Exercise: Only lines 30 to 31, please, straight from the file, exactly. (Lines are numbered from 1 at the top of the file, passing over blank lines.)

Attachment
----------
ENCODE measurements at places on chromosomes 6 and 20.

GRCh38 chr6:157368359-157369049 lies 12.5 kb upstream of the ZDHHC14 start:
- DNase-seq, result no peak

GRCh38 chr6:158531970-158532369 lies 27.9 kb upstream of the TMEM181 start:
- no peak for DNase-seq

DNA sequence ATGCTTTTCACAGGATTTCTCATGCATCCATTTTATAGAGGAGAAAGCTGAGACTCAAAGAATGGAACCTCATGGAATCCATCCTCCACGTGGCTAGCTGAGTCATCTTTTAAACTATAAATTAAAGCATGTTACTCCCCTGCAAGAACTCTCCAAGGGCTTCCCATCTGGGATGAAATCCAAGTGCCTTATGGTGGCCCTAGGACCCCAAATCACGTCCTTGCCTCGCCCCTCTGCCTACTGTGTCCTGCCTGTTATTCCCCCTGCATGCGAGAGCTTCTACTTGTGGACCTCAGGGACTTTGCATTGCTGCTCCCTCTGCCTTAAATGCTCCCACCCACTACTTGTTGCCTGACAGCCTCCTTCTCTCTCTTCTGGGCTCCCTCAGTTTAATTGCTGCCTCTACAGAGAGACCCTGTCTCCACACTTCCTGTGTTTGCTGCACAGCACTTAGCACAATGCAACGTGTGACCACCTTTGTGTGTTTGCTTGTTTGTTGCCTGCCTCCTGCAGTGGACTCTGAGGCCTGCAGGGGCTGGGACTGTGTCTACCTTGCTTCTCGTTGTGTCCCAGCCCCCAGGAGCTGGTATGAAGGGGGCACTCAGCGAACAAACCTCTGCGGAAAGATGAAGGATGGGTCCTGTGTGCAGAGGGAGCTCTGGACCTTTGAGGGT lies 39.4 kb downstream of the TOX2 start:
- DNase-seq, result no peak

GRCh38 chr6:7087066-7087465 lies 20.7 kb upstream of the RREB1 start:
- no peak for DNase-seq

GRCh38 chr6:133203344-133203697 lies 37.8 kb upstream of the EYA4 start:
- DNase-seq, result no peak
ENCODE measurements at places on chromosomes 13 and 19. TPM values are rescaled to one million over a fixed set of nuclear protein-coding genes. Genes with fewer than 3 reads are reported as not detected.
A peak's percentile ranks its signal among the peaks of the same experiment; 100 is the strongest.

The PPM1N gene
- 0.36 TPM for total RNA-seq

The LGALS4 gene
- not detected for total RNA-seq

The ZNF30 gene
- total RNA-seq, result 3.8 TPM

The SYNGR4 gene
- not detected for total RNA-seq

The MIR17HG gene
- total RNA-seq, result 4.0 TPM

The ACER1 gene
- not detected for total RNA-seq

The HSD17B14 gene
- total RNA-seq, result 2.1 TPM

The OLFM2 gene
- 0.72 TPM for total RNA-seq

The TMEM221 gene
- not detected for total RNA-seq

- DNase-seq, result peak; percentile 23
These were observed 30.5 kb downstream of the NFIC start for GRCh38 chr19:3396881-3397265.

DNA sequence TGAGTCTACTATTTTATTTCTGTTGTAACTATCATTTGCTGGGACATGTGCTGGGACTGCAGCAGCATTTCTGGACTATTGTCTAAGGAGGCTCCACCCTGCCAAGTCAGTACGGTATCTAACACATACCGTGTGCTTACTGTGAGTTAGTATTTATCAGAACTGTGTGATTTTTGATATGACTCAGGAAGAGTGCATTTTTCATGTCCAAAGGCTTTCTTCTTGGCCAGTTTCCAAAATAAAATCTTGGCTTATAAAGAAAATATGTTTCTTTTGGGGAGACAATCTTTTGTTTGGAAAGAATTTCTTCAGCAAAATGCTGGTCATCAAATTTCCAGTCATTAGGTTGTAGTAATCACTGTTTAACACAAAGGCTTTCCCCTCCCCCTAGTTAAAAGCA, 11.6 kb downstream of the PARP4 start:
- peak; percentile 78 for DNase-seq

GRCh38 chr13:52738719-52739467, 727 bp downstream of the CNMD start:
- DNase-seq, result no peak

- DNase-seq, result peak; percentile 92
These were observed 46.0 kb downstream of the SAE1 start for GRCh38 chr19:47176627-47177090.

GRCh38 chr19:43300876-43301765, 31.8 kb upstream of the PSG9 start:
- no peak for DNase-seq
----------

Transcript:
The TMEM221 gene
- not detected for total RNA-seq